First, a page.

Vol.V No.VII Pg.6
September 1968

Door To "Restructure"

Robert F. Turner

The "Restructuring" of the Christian Church (Disciples of Christ) has been a major news item among denominations in recent years. Our former brethren have dropped their plea for congregational independence and autonomy — which they had not practiced in many years — and have openly advocated and planned for an organic oneness in their denomination.

What started them on this course ?? The answer is collective action of churches — "churchhood" projects that pool the resources from many congregations under a board or "sponsoring" eldership, so that many churches work as one. Our brethren today dislike — even refuse to consider this answer — but church history cries it aloud.

We continue our quotes from THE DISCIPLES IN KENTUCKY, by A. W. Fortune.(See past two issues of P. T.)


"The fact that general societies had been organized was another reason why a more definite organization of the churches in the state was demanded. That is indicated by the nature of the call. It suggested that in addition to encouraging greater effort in behalf of Sunday Schools in the churches, and the securing of reports from the churches, the meeting should consider the propriety of giving aid to the recently established Bible and Missionary Societies at Cincinnati."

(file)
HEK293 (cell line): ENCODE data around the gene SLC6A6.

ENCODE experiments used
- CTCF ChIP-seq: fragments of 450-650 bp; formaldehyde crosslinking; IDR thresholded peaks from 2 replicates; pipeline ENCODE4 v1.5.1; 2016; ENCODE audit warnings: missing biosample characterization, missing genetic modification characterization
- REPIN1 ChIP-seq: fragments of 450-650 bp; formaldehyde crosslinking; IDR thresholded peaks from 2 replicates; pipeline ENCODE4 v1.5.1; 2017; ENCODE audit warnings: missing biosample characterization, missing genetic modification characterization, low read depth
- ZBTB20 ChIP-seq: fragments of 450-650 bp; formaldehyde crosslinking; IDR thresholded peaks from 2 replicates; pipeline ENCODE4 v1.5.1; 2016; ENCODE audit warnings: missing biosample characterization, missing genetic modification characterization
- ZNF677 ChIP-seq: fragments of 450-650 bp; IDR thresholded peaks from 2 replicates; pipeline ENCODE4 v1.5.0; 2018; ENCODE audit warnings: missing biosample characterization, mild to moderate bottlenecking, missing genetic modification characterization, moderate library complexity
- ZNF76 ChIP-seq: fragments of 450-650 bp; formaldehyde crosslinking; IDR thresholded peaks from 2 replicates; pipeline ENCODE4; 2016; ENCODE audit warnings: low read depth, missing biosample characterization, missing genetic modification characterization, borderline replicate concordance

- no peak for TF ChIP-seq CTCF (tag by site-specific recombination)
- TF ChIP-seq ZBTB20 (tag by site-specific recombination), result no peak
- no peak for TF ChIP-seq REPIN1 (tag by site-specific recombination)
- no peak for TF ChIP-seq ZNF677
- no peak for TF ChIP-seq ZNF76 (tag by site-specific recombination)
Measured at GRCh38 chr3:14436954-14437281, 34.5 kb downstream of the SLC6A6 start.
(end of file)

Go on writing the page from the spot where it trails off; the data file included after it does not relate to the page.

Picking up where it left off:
"The items of business considered at the district meeting at the Upper Hanging Fork Church, in Lincoln County, Sept. 27, 1850, are typical of the others and indicate the breadth of interest in one of these meetings:" (1) Evangelizing in the district. (2) State evangelizing in connection with the state meeting. (3) Foreign missions. (4) Bible translation. (5) Orphan asylum. (6) Education. (7) Duties and powers of elders. (8) Amusements." (From minutes published in Ecclesiastic Reformer) (P.211, 223DK)

"The leaders were convinced that organization was absolutely imperative, not only for evangelistic purposes, but also for the protection of the churches. J. T. Johnson suggested a plan for regulating the evangelists so that the churches would not be imposed upon.". . . "When there was no general organization of the churches it was easy for an evangelist of unsavory reputation (including "Anti-s" who opposed missionary society, rft) in one community to impose upon a church in another community. The county or district meetings which were attended by the preachers made it much more difficult for unworthy preachers to continue. They were known and their character was exposed." (P.204)

"Aylette Raines, in the CHRISTIAN TEACHER, vigorously opposed the state meetings and the organization which was developing, and he undoubtedly expressed the attitude of many others. He objected on the ground that "they are opposed to apostolic example." ... ''He believed there were tendencies which, unless checked, would lead to state organizations and to a "United States organization of the congregations" which would be a dangerous consolidation of power." (P. 209, ibid.)

My Brethren, Will We Never Learn?